State v. Bainter

Annotate this Case

608 S.W.2d 429 (1980)

STATE of Missouri, Plaintiff-Respondent, v. David Eugene BAINTER, Defendant-Appellant.

No. 40541.

Missouri Court of Appeals, Eastern District, Division One.

July 15, 1980.

Motion for Rehearing and/or Transfer Denied October 17, 1980.

Application to Transfer Denied January 13 and March 9, 1981.

Louis J. Weber, Hillsboro, for defendant-appellant.

Timothy Patterson, Pros. Atty., Hillsboro, John Ashcroft, Atty. Gen., Paul Robert Otto, Lisa M. Camel, Asst. Atty. Gen., Jefferson City, for plaintiff-respondent.

Motion for Rehearing and/or Transfer to Supreme Court Denied October 17, 1980.

*430 STEWART, Presiding Judge.

Defendant was found guilty by a jury of two counts of murder in the second degree, and assault with intent to do great bodily harm. He was also found to be a second offender under ยง 556.280 RSMo 1969 and was sentenced by the court to life imprisonment on each of the two counts of murder to run consecutively and to five years for the crime of assault with intent to do great bodily harm to be consecutive to the latter sentence for murder.

Defendant contends that the court erred in (1) permitting the State to introduce evidence that he mistreated the child of a Mrs. Steever, (2) denying defendant's motion for mistrial based on the endorsement of a witness shortly before trial and in interfering with counsel's attempt to interview the witness, (3) refusing to sign an order requiring a purported witness to appear in court, (4) in admitting evidence of a prior assault upon the victim of the assault charges, (5) permitting the State to inquire about details of prior convictions, (6) giving MAI-CR 3.06, the verdict directing instructions on the two counts of murder second because the form instruction failed to require a finding of premeditation, (7) refusing to instruct on excusable homicide and excusable assault, (8) refusing to instruct on justifiable homicide and justifiable assault, and (9) refusing to direct a verdict in favor of defendant at the close of the State's case because the evidence on behalf of the State clearly showed that the shootings were the result of a struggle and thus were accidental and excusable.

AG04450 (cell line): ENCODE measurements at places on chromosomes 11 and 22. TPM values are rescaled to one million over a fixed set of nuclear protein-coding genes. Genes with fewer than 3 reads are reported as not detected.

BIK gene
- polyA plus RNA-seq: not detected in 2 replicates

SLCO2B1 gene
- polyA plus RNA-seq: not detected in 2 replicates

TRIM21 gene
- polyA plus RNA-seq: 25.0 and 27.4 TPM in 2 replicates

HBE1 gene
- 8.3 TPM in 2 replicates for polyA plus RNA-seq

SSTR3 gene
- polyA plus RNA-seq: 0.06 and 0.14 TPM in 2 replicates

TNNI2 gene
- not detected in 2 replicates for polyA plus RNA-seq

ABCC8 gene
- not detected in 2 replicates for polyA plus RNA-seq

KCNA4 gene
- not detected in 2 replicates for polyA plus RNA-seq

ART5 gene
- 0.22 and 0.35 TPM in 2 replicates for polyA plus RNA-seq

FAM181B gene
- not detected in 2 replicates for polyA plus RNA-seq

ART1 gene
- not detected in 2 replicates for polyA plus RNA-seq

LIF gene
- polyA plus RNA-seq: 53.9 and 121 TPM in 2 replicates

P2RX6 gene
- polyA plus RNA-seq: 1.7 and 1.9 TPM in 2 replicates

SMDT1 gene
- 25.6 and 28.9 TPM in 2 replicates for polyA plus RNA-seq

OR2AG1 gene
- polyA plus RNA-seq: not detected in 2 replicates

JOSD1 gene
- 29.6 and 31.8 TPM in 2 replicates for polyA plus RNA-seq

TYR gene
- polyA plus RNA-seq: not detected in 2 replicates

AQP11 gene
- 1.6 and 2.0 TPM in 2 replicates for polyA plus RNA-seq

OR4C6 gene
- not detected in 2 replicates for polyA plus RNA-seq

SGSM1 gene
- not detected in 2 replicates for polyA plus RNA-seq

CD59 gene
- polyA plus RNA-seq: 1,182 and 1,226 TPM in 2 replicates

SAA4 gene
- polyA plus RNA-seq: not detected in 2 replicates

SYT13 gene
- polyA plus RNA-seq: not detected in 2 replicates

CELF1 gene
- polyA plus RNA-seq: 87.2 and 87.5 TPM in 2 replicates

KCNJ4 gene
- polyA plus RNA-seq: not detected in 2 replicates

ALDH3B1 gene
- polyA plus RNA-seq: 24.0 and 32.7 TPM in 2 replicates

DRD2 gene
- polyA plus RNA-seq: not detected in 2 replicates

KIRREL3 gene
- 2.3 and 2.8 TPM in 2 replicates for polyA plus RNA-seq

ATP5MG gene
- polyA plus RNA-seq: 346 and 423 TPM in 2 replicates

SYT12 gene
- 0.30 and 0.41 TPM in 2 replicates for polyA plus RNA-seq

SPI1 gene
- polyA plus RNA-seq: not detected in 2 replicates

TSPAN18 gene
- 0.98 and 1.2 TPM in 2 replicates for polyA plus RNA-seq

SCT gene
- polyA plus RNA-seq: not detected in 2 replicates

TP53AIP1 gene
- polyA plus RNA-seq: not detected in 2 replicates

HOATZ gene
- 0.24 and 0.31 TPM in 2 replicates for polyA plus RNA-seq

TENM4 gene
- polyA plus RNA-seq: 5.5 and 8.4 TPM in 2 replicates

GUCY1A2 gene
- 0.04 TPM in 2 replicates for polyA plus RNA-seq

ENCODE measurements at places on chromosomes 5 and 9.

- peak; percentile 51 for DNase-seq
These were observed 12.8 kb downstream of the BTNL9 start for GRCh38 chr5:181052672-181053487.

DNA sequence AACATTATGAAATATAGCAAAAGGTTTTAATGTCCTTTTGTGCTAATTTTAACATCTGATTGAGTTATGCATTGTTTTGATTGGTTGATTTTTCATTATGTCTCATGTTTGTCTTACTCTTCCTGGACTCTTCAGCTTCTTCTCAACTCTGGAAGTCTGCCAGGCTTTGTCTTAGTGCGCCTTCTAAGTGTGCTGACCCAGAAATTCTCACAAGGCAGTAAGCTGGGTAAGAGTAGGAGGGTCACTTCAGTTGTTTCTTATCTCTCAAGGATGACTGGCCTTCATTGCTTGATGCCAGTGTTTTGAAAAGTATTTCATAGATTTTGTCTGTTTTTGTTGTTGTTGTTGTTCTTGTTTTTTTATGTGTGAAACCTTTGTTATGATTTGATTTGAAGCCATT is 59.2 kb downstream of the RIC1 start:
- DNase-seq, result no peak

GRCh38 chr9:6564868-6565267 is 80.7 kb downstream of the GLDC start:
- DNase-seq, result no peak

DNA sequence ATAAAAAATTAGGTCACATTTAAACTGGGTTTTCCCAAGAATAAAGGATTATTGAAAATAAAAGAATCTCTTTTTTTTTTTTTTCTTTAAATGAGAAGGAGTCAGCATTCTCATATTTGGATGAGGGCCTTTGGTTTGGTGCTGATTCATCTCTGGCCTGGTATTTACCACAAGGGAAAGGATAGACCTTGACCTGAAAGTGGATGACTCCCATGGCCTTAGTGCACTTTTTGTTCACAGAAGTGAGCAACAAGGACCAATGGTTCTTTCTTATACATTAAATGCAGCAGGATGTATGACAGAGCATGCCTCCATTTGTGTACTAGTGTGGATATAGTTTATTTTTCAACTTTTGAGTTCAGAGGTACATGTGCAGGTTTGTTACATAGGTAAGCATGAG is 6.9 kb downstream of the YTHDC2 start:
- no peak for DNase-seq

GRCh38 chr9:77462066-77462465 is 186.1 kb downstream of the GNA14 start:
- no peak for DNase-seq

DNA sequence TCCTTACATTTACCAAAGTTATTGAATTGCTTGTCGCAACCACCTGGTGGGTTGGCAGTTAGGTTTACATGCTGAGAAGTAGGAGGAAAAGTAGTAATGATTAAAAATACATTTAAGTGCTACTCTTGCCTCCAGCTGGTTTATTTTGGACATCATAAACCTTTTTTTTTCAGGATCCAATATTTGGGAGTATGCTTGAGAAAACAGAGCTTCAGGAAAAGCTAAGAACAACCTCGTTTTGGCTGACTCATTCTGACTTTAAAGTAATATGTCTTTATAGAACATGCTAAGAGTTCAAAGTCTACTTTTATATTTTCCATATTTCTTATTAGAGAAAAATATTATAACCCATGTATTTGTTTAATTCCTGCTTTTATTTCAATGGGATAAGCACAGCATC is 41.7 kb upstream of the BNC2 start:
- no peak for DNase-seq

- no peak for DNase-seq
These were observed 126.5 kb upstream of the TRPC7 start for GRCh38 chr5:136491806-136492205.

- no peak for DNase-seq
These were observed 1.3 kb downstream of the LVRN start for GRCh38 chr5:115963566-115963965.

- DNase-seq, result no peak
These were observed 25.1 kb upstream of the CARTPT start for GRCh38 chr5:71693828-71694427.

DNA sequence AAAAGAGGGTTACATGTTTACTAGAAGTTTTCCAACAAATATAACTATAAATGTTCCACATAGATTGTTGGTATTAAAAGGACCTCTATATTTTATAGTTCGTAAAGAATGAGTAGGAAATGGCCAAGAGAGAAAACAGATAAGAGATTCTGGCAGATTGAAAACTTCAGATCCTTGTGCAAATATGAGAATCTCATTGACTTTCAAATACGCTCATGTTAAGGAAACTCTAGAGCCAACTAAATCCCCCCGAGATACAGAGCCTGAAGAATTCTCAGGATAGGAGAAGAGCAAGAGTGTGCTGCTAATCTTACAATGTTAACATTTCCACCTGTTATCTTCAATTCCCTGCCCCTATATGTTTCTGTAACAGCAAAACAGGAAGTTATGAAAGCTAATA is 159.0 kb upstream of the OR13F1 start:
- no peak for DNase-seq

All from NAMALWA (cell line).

We are first required to determine, sua sponte, whether any of these issues are preserved for our review by the timely filing of a motion for new trial. State v. Rapp, 412 S.W.2d 120, 122 (Mo.1967).

The time for filing a motion for new trial in this case is governed by Rule 27.20(a) as follows:

"(a) A motion for a new trial shall be in writing and must set forth in detail and with particularity, in separate numbered paragraphs, the specific grounds or causes therefor. Such motion shall be filed before judgment and within ten days after the return of the verdict: Provided, on application of defendant, the court may extend the time for filing such motion for an additional period of thirty (30) days: Provided further, the court shall have no power to make another or further extension of the time for filing said motion."

In this case the record reveals that the court took evidence outside the hearing of the jury and found that defendant had been convicted of prior felonies. Thereafter the jury returned a verdict of guilty on all counts of the amended information on December 10, 1977. Sentence and judgment were entered on December 16, 1977. On January 25, 1978 the trial court entered its order as follows:

"Comes now the defendant and by leave of Court files his Motion for New Trial with the consent of the Prosecuting Attorney; the additional time of 30 days having been granted to the defendant heretofore in the Judge's chambers, together with the filing of Exhibits 1 through 8. IT IS SO ORDERED:"

It is unnecessary for us to determine whether an extension of time to file the motion for new trial had been granted because the motion was filed forty-six days after the verdict of the jury had been returned.